Once they leave the hospital, it’s now your pediatrician’s responsibility to provide hearing screenings and other tests and treatments that your child will need until they turn 18 years old. Your pediatrician will be an asset to your child’s health and you will work closely with them, so it’s important that you choose a pediatrician that you trust and value.
Why are hearing screenings necessary for newborns?
As soon as your child is born one of the ways in which they will receive and interpret information is through what they hear; therefore, if they have problems hearing then they may also deal with other problems including delays in language development and speech problems.
By detecting hearing problems early on your pediatrician can provide early interventions including hearing aids or other treatment options to ensure that your child reaches these important and necessary developmental milestones.
Of course, if your child responds to your voice or responds to noises then you may think that their hearing is fine, but this isn’t always the case. There may still be certain noises that they can’t hear properly and sometimes even these minor hearing issues can still affect language and speech.
Should my child’s hearing be assessed regularly?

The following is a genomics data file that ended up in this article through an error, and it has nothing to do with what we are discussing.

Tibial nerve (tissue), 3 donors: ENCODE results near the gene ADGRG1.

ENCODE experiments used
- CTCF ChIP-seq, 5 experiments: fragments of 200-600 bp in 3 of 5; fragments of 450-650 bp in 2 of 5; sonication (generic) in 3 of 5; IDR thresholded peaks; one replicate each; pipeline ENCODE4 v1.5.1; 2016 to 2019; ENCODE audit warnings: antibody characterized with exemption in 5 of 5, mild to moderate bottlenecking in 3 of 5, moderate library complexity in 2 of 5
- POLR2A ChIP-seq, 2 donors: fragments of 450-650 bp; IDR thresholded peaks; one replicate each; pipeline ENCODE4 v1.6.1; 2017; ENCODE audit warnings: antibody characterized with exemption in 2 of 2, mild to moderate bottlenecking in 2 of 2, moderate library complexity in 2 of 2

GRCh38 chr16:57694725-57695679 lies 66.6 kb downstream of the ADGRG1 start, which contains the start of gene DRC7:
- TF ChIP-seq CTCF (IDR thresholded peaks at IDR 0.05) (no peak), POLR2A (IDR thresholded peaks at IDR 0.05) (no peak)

Even if your baby passes their first hearing screening it’s still important that you turn to a pediatrician for routine checkups. Most hearing screenings usually don’t warrant a separate trip to the office, which means that your child’s hearing will be assessed during regular wellness visits.
Of course, if your newborn has certain risk factors that could affect their hearing it’s important that you share these factors with your pediatrician. These factors include:
- A family history of hearing loss
- Facial deformities
- Postnatal infections
- Premature birth
Finding a knowledgeable and trustworthy pediatrician before your baby is born is one of the most important things soon-to-be parents can do. Let our team provide your little one with the quality care they need to grow up healthy and strong.
We are continuing to see both sick and well patients in our office.
Starting today, we will see well check-ups between 8AM and 11AM. We will see sick patIents in the afternoon only.